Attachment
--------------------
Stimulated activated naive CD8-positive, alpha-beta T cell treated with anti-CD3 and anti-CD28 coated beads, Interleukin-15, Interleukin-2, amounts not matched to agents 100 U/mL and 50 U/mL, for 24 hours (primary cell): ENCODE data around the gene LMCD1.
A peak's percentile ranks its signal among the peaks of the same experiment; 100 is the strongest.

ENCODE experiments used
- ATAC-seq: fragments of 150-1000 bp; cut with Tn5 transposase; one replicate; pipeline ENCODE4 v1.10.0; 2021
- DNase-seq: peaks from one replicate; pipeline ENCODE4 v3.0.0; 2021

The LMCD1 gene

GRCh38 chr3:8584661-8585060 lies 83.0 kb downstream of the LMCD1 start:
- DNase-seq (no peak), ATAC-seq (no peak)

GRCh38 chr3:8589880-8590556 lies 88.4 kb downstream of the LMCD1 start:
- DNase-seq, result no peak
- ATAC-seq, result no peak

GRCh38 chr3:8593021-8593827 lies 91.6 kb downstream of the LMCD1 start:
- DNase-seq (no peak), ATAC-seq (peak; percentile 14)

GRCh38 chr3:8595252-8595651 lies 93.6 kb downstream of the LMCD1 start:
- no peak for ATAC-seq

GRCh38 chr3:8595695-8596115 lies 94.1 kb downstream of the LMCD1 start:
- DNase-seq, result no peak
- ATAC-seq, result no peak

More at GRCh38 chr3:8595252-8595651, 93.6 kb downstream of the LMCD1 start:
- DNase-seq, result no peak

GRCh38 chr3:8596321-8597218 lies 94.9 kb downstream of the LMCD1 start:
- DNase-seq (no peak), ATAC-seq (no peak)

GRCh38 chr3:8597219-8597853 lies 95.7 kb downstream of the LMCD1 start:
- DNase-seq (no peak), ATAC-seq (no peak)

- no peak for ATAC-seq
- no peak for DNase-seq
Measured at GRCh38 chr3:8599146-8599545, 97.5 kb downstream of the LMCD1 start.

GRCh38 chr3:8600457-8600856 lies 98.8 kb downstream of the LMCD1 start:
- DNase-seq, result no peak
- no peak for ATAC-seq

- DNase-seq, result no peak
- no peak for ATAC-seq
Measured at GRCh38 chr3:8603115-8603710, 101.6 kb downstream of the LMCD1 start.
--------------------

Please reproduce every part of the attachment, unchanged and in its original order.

Stimulated activated naive CD8-positive, alpha-beta T cell treated with anti-CD3 and anti-CD28 coated beads, Interleukin-15, Interleukin-2, amounts not matched to agents 100 U/mL and 50 U/mL, for 24 hours (primary cell): ENCODE data around the gene LMCD1.
A peak's percentile ranks its signal among the peaks of the same experiment; 100 is the strongest.

ENCODE experiments used
- ATAC-seq: fragments of 150-1000 bp; cut with Tn5 transposase; one replicate; pipeline ENCODE4 v1.10.0; 2021
- DNase-seq: peaks from one replicate; pipeline ENCODE4 v3.0.0; 2021

The LMCD1 gene

GRCh38 chr3:8584661-8585060 lies 83.0 kb downstream of the LMCD1 start:
- DNase-seq (no peak), ATAC-seq (no peak)

GRCh38 chr3:8589880-8590556 lies 88.4 kb downstream of the LMCD1 start:
- DNase-seq, result no peak
- ATAC-seq, result no peak

GRCh38 chr3:8593021-8593827 lies 91.6 kb downstream of the LMCD1 start:
- DNase-seq (no peak), ATAC-seq (peak; percentile 14)

GRCh38 chr3:8595252-8595651 lies 93.6 kb downstream of the LMCD1 start:
- no peak for ATAC-seq

GRCh38 chr3:8595695-8596115 lies 94.1 kb downstream of the LMCD1 start:
- DNase-seq, result no peak
- ATAC-seq, result no peak

More at GRCh38 chr3:8595252-8595651, 93.6 kb downstream of the LMCD1 start:
- DNase-seq, result no peak

GRCh38 chr3:8596321-8597218 lies 94.9 kb downstream of the LMCD1 start:
- DNase-seq (no peak), ATAC-seq (no peak)

GRCh38 chr3:8597219-8597853 lies 95.7 kb downstream of the LMCD1 start:
- DNase-seq (no peak), ATAC-seq (no peak)

- no peak for ATAC-seq
- no peak for DNase-seq
Measured at GRCh38 chr3:8599146-8599545, 97.5 kb downstream of the LMCD1 start.

GRCh38 chr3:8600457-8600856 lies 98.8 kb downstream of the LMCD1 start:
- DNase-seq, result no peak
- no peak for ATAC-seq

- DNase-seq, result no peak
- no peak for ATAC-seq
Measured at GRCh38 chr3:8603115-8603710, 101.6 kb downstream of the LMCD1 start.